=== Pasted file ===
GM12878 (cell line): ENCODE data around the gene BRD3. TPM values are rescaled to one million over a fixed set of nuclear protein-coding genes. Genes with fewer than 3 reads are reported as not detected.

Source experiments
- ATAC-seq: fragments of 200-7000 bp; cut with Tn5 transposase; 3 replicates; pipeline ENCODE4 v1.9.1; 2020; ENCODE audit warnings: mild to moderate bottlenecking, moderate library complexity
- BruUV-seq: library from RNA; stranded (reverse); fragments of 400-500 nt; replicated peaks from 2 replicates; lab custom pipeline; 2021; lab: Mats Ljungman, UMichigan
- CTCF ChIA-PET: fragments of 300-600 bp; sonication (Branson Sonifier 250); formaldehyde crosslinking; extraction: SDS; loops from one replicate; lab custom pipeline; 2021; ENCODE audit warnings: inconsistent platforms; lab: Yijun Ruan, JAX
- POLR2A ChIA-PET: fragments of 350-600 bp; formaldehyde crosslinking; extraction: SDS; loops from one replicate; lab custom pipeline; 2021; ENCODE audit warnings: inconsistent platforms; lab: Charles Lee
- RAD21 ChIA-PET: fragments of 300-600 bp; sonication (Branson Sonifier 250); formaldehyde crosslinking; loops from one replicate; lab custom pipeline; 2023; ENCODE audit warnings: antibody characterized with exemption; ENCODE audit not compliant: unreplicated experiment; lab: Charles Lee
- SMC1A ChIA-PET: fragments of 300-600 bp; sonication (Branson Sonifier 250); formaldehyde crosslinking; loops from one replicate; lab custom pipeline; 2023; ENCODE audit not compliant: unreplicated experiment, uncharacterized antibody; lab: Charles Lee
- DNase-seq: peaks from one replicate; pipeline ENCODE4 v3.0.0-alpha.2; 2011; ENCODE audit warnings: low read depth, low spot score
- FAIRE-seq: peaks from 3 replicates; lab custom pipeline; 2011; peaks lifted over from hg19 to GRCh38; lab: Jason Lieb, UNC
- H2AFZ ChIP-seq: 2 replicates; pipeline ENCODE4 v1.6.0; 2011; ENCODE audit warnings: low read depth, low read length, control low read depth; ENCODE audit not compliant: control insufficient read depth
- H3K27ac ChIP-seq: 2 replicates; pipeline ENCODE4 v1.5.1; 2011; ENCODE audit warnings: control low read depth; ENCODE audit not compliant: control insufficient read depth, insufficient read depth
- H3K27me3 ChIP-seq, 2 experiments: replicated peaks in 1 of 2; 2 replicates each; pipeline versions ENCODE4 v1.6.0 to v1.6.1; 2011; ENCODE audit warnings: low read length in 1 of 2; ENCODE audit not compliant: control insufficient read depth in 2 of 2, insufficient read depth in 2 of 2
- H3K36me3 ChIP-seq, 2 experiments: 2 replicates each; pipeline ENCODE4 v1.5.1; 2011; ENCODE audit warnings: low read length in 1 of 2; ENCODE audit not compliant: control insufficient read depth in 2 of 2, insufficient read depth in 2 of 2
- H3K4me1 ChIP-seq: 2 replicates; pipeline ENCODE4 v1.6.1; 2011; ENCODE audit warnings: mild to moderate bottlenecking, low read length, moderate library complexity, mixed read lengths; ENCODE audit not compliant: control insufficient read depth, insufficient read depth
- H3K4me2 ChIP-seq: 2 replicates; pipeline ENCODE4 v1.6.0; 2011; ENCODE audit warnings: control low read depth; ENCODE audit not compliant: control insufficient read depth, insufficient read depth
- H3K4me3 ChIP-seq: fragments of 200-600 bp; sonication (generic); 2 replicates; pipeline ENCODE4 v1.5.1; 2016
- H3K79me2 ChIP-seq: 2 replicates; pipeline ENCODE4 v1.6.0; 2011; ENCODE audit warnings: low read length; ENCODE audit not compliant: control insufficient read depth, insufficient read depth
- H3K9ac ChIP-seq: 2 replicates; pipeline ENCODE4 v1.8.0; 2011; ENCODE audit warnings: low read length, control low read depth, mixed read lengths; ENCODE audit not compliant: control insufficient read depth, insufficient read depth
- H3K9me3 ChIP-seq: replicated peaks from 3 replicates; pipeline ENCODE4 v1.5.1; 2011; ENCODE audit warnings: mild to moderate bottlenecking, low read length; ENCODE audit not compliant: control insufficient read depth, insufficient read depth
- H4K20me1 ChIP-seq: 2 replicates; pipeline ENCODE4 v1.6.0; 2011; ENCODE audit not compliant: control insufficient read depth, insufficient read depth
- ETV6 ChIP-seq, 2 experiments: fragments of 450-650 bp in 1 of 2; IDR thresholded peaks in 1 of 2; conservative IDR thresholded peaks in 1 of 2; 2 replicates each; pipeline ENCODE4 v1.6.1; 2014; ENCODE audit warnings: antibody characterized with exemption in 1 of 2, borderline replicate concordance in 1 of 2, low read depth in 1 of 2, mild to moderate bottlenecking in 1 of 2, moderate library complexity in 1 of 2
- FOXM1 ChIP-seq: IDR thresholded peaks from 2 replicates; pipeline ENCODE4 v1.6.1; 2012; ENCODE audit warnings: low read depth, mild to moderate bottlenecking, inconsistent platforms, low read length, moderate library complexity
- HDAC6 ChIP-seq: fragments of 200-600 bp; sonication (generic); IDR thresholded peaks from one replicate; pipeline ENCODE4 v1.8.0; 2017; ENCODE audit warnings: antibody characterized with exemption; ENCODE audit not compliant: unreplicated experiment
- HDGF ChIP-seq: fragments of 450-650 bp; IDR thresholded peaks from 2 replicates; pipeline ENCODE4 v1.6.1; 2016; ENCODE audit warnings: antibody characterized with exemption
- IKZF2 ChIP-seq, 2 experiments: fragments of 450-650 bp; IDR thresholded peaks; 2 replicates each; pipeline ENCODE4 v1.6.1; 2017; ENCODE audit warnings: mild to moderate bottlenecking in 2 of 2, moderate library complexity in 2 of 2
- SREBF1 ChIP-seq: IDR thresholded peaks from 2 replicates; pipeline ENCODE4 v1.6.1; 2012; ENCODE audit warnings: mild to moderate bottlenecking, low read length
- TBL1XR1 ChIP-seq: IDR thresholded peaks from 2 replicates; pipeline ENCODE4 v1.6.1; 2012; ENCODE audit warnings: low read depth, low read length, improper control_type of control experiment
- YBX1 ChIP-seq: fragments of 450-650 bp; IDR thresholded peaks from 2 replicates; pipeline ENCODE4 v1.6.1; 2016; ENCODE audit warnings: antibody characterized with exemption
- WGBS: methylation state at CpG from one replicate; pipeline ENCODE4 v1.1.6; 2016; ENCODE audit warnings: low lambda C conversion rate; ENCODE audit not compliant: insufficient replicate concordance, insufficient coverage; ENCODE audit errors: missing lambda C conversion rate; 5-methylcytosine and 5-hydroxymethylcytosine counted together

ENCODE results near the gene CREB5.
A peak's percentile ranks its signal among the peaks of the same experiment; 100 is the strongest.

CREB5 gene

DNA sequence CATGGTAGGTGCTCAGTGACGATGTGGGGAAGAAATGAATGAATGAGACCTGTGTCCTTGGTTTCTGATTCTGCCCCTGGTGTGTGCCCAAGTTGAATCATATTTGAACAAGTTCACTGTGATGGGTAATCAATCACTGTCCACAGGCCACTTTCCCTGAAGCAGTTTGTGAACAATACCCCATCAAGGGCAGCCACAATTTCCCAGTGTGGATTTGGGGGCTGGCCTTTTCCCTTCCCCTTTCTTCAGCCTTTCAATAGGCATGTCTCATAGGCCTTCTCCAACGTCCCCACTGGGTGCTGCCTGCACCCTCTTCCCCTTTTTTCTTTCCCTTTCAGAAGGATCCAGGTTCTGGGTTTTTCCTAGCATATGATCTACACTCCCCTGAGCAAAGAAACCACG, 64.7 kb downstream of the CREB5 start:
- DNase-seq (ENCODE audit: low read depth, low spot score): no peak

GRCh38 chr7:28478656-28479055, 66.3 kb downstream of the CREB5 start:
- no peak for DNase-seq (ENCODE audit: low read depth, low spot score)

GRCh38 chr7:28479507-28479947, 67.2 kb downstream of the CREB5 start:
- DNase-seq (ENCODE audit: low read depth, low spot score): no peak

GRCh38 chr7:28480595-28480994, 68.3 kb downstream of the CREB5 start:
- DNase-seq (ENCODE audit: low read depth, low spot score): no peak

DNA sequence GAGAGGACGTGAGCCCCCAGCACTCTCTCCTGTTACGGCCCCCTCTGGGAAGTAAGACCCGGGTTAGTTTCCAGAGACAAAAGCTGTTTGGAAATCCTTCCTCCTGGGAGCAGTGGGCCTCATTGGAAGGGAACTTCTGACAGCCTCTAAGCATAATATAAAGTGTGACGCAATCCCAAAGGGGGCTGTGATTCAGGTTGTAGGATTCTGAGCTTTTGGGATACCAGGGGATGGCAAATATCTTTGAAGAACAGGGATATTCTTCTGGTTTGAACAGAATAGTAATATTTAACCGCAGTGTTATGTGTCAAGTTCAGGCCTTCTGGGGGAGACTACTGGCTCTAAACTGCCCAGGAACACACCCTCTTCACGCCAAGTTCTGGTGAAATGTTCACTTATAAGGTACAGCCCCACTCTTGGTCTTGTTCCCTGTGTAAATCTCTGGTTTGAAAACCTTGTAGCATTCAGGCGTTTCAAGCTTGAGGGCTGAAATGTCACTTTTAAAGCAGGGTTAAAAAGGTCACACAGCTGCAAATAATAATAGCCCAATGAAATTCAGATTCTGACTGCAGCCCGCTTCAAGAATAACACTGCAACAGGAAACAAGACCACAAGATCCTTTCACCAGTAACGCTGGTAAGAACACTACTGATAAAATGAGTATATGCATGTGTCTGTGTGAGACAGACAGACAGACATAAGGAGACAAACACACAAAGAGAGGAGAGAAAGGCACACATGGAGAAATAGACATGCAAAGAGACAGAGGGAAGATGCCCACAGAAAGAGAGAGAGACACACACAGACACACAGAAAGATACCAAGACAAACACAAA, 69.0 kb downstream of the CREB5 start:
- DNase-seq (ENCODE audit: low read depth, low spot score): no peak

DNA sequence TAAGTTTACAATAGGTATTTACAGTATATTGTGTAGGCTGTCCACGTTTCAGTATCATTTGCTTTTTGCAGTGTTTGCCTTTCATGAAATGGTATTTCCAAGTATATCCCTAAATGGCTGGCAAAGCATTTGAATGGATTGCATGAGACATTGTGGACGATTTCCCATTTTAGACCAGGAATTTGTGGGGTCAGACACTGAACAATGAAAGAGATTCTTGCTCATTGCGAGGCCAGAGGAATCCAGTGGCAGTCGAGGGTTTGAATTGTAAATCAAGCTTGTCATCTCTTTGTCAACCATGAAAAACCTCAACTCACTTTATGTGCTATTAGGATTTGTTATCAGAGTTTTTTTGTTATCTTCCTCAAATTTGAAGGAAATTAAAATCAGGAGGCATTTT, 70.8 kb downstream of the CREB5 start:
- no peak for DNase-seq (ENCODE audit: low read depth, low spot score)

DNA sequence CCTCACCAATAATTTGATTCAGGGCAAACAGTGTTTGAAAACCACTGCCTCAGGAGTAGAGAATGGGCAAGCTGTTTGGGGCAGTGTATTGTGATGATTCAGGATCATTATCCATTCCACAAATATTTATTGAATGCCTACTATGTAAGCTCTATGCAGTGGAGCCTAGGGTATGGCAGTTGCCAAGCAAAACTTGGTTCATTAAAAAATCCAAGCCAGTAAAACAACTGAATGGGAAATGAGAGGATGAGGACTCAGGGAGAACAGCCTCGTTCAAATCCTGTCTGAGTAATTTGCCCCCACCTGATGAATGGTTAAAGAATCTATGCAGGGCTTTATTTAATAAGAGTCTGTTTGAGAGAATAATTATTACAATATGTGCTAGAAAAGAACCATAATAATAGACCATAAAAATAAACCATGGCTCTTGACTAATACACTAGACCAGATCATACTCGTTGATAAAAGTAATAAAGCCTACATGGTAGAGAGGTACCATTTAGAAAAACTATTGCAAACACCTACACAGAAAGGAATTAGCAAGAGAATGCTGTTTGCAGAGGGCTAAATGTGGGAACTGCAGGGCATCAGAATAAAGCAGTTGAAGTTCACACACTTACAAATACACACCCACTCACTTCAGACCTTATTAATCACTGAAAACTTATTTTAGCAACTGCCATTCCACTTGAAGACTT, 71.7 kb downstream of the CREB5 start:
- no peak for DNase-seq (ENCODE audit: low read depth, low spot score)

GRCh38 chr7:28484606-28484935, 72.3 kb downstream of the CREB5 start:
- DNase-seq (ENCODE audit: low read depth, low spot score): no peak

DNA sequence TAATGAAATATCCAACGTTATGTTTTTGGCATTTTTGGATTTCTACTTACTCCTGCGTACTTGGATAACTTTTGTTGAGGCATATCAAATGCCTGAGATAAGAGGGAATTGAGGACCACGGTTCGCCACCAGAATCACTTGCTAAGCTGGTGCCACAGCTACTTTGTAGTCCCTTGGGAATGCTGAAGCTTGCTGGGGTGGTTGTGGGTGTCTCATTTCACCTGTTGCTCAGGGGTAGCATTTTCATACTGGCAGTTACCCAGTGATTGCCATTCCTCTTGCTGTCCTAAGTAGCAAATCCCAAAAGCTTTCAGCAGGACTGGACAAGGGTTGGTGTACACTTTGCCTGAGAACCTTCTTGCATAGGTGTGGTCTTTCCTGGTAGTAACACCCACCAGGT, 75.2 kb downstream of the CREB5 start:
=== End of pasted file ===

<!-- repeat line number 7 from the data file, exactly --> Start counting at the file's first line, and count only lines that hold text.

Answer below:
- RAD21 ChIA-PET: fragments of 300-600 bp; sonication (Branson Sonifier 250); formaldehyde crosslinking; loops from one replicate; lab custom pipeline; 2023; ENCODE audit warnings: antibody characterized with exemption; ENCODE audit not compliant: unreplicated experiment; lab: Charles Lee